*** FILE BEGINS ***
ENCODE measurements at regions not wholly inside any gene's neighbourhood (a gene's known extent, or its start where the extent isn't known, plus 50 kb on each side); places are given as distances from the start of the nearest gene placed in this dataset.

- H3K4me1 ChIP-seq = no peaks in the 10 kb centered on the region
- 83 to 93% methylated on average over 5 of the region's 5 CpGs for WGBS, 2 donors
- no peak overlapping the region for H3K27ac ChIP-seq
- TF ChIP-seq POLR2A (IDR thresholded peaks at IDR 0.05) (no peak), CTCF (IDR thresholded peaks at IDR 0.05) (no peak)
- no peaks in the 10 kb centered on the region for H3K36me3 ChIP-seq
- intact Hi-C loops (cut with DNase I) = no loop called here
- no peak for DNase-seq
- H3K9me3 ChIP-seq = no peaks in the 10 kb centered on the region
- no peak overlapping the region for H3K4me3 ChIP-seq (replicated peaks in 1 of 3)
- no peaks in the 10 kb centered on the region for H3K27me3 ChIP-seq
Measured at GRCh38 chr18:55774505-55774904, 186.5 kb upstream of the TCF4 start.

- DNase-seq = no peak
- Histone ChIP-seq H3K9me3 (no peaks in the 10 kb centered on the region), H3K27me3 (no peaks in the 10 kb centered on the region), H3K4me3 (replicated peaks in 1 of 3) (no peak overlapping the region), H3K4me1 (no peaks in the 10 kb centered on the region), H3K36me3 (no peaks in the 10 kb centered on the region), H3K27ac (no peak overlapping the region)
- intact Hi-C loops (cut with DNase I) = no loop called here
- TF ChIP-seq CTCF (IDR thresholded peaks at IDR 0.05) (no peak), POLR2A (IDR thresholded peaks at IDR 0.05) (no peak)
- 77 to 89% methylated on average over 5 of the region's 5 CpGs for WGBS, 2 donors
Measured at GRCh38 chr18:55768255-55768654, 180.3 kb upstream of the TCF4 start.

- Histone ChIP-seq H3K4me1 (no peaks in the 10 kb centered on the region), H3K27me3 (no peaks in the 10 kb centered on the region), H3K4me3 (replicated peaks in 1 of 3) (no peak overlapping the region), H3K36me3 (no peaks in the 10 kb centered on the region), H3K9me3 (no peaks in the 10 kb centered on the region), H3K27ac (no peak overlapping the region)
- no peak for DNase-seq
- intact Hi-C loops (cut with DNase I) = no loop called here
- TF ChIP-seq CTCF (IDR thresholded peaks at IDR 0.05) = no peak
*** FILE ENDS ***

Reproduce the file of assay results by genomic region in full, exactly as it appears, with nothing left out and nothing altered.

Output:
ENCODE measurements at regions not wholly inside any gene's neighbourhood (a gene's known extent, or its start where the extent isn't known, plus 50 kb on each side); places are given as distances from the start of the nearest gene placed in this dataset.

- H3K4me1 ChIP-seq = no peaks in the 10 kb centered on the region
- 83 to 93% methylated on average over 5 of the region's 5 CpGs for WGBS, 2 donors
- no peak overlapping the region for H3K27ac ChIP-seq
- TF ChIP-seq POLR2A (IDR thresholded peaks at IDR 0.05) (no peak), CTCF (IDR thresholded peaks at IDR 0.05) (no peak)
- no peaks in the 10 kb centered on the region for H3K36me3 ChIP-seq
- intact Hi-C loops (cut with DNase I) = no loop called here
- no peak for DNase-seq
- H3K9me3 ChIP-seq = no peaks in the 10 kb centered on the region
- no peak overlapping the region for H3K4me3 ChIP-seq (replicated peaks in 1 of 3)
- no peaks in the 10 kb centered on the region for H3K27me3 ChIP-seq
Measured at GRCh38 chr18:55774505-55774904, 186.5 kb upstream of the TCF4 start.

- DNase-seq = no peak
- Histone ChIP-seq H3K9me3 (no peaks in the 10 kb centered on the region), H3K27me3 (no peaks in the 10 kb centered on the region), H3K4me3 (replicated peaks in 1 of 3) (no peak overlapping the region), H3K4me1 (no peaks in the 10 kb centered on the region), H3K36me3 (no peaks in the 10 kb centered on the region), H3K27ac (no peak overlapping the region)
- intact Hi-C loops (cut with DNase I) = no loop called here
- TF ChIP-seq CTCF (IDR thresholded peaks at IDR 0.05) (no peak), POLR2A (IDR thresholded peaks at IDR 0.05) (no peak)
- 77 to 89% methylated on average over 5 of the region's 5 CpGs for WGBS, 2 donors
Measured at GRCh38 chr18:55768255-55768654, 180.3 kb upstream of the TCF4 start.

- Histone ChIP-seq H3K4me1 (no peaks in the 10 kb centered on the region), H3K27me3 (no peaks in the 10 kb centered on the region), H3K4me3 (replicated peaks in 1 of 3) (no peak overlapping the region), H3K36me3 (no peaks in the 10 kb centered on the region), H3K9me3 (no peaks in the 10 kb centered on the region), H3K27ac (no peak overlapping the region)
- no peak for DNase-seq
- intact Hi-C loops (cut with DNase I) = no loop called here
- TF ChIP-seq CTCF (IDR thresholded peaks at IDR 0.05) = no peak